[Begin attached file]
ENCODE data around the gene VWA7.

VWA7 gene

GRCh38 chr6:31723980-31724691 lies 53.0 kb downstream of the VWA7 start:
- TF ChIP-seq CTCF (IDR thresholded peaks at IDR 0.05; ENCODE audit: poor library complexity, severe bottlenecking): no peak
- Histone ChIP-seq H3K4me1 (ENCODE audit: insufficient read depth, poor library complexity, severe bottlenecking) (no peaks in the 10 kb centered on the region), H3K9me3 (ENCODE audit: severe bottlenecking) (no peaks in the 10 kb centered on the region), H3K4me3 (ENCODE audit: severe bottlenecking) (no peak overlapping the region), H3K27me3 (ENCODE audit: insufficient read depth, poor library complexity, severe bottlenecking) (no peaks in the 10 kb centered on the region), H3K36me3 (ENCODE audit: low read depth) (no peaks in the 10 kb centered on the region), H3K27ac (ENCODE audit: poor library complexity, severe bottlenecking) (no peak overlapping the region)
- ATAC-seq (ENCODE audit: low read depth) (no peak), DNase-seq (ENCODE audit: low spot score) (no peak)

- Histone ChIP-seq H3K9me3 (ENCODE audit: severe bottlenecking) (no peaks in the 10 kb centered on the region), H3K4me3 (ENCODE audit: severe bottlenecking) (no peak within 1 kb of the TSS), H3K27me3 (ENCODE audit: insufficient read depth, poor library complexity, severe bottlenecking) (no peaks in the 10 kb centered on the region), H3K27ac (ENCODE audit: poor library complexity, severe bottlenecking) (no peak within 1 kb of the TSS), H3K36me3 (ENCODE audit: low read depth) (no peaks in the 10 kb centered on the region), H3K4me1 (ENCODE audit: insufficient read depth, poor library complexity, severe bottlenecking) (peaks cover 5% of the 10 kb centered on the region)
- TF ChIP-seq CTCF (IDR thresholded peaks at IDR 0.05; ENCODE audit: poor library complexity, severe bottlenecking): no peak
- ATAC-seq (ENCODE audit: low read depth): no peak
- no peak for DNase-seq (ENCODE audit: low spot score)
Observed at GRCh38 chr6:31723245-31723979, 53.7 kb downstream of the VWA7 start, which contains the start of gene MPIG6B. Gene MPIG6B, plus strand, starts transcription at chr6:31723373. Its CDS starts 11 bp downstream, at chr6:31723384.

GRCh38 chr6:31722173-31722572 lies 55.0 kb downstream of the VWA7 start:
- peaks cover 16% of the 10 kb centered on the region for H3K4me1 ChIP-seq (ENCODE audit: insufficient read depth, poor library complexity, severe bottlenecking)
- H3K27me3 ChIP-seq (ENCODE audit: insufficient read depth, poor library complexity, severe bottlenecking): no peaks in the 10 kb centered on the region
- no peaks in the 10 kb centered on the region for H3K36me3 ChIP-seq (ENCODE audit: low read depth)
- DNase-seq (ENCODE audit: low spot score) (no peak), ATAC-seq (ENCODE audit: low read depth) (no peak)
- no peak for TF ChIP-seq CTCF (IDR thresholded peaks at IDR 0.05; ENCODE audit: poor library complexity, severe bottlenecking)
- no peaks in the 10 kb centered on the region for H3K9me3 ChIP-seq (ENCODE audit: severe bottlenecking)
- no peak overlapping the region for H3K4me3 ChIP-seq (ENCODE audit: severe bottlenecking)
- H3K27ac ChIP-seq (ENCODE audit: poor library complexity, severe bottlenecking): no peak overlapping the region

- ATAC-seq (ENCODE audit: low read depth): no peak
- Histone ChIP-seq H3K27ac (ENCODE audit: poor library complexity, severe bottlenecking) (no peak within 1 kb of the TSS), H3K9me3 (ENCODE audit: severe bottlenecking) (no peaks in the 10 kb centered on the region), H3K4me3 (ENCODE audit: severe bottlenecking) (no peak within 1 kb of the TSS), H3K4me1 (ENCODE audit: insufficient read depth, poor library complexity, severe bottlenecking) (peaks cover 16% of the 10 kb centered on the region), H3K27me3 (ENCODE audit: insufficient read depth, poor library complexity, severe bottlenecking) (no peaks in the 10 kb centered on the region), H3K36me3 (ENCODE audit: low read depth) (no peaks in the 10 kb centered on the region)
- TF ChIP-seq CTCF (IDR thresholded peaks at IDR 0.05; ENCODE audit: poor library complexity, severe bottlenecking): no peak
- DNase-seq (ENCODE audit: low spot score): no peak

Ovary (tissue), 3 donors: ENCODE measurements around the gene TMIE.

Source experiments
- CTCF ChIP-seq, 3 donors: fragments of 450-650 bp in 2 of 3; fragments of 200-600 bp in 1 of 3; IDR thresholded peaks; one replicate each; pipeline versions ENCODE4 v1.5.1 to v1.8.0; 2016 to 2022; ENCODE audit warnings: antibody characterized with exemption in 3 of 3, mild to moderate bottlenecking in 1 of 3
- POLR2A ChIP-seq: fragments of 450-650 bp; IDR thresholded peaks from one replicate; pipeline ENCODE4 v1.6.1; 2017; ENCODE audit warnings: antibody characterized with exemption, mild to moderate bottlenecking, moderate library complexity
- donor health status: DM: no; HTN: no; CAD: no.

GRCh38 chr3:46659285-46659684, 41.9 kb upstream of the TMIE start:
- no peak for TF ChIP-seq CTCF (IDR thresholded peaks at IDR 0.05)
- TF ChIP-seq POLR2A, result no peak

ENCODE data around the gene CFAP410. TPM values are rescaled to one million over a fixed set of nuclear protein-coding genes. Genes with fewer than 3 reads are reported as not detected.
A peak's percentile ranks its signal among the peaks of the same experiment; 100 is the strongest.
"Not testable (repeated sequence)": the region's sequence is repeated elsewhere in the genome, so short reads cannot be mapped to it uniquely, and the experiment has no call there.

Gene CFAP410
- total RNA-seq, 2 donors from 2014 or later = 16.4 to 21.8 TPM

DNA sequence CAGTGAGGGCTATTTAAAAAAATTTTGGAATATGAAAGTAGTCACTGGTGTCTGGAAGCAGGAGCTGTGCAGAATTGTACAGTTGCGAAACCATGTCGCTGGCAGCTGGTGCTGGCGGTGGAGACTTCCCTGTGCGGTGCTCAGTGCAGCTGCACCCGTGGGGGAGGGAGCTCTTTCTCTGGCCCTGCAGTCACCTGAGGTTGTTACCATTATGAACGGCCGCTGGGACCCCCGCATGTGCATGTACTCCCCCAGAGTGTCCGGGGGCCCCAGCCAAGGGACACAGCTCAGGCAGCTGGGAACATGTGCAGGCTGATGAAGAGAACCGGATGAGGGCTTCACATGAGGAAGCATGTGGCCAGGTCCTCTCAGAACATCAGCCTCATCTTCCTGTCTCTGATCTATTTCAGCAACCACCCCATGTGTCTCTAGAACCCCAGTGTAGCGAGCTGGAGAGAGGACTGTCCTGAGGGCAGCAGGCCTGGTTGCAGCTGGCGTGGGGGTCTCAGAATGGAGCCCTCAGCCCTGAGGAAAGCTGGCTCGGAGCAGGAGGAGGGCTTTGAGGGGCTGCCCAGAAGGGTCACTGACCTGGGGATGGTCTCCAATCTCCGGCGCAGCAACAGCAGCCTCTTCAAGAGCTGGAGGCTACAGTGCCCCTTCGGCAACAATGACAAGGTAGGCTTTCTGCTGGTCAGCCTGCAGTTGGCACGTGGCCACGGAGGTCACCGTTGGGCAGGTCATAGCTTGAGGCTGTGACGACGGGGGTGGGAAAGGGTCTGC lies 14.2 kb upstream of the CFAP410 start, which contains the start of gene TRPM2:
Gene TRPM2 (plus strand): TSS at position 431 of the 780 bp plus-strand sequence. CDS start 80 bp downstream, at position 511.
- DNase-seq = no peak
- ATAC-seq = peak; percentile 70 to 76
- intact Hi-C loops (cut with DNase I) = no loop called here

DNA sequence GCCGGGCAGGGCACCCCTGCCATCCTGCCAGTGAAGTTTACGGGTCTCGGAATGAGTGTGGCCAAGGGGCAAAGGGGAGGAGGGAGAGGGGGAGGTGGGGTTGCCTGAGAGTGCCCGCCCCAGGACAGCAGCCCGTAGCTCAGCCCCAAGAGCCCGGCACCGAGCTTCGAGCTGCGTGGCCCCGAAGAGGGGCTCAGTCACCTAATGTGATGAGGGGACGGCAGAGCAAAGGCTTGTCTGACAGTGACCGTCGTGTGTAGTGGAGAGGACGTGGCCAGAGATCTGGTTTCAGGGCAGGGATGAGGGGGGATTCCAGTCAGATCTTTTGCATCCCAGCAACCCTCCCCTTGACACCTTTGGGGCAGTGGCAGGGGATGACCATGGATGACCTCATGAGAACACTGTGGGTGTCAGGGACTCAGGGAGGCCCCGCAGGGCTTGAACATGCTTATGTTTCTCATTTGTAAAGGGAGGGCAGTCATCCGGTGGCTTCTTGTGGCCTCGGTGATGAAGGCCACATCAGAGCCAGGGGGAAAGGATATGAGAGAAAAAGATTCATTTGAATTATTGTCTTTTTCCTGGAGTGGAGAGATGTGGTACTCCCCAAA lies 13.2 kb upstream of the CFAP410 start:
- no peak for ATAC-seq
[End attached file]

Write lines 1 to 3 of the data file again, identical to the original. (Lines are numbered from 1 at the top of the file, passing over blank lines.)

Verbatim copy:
ENCODE data around the gene VWA7.

VWA7 gene

GRCh38 chr6:31723980-31724691 lies 53.0 kb downstream of the VWA7 start: